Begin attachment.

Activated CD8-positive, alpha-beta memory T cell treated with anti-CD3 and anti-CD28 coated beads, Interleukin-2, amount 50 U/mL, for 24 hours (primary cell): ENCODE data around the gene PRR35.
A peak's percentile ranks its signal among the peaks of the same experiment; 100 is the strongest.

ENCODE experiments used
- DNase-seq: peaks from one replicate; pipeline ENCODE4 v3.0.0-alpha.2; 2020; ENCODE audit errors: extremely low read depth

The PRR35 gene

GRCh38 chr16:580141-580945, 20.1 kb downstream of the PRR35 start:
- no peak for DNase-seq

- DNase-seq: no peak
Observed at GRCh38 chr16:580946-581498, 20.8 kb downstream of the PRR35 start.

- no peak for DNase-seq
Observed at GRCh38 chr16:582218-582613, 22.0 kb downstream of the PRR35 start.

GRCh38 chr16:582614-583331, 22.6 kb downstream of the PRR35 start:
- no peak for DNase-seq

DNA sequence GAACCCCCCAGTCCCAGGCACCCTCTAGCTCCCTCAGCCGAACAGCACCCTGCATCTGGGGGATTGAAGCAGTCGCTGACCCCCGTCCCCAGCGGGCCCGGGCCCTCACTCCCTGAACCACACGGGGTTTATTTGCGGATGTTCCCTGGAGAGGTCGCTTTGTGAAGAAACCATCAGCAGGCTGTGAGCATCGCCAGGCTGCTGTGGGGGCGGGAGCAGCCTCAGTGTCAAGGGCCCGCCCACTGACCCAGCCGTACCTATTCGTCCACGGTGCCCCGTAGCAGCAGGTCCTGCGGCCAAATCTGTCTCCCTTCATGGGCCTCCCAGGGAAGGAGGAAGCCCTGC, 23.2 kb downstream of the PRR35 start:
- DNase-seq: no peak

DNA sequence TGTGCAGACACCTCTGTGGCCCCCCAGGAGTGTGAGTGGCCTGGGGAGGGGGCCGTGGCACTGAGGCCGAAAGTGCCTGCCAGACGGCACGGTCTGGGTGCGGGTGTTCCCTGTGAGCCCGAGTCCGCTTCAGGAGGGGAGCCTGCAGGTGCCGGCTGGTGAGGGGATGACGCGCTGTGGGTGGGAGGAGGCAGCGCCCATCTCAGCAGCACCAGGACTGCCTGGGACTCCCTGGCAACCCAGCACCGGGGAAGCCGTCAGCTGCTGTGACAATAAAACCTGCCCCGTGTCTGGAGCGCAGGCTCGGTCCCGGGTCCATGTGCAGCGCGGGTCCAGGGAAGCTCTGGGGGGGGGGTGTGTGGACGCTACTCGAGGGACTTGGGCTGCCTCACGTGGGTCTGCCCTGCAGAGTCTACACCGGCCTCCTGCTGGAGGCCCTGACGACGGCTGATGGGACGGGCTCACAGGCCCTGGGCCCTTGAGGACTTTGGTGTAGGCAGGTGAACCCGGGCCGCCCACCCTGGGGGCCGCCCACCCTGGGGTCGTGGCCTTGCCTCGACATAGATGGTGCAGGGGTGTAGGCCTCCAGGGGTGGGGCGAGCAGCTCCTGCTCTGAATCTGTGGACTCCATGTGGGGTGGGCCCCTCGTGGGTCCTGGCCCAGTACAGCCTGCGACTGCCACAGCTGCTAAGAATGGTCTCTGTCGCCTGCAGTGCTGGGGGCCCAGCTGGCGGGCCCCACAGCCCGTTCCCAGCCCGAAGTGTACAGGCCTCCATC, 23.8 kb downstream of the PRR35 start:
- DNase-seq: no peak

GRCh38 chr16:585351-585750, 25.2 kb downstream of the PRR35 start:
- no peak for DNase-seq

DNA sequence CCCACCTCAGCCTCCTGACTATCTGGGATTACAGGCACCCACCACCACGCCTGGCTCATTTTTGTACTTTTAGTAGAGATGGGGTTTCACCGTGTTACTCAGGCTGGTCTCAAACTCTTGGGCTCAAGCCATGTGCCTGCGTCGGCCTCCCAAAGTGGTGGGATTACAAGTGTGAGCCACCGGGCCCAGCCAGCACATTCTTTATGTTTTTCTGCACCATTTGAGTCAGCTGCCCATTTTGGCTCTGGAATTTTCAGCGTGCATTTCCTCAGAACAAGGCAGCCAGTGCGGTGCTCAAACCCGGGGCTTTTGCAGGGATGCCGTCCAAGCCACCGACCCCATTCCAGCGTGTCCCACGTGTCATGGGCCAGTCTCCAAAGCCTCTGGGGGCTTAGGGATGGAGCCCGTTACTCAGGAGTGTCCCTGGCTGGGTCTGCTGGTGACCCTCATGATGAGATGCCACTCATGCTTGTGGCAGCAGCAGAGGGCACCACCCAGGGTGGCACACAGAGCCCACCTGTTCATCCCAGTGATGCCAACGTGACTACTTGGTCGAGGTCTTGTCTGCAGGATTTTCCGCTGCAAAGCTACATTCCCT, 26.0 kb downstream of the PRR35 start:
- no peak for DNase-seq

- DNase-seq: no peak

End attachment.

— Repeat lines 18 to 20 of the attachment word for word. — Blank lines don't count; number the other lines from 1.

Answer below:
GRCh38 chr16:585351-585750, 25.2 kb downstream of the PRR35 start:
- no peak for DNase-seq

DNA sequence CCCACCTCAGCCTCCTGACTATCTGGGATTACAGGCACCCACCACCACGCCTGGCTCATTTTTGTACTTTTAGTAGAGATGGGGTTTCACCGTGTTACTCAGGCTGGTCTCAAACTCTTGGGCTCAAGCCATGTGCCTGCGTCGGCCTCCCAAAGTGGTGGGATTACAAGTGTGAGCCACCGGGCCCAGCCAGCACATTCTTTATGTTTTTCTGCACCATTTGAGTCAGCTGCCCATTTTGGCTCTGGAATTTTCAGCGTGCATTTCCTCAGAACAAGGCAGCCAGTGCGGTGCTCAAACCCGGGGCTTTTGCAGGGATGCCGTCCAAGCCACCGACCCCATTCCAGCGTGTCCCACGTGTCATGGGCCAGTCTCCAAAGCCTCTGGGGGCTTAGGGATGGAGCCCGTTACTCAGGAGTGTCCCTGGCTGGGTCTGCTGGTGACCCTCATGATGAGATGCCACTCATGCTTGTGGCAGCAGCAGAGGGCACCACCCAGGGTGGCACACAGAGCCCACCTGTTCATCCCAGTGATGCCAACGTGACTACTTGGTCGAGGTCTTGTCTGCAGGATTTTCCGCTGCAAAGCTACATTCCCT, 26.0 kb downstream of the PRR35 start: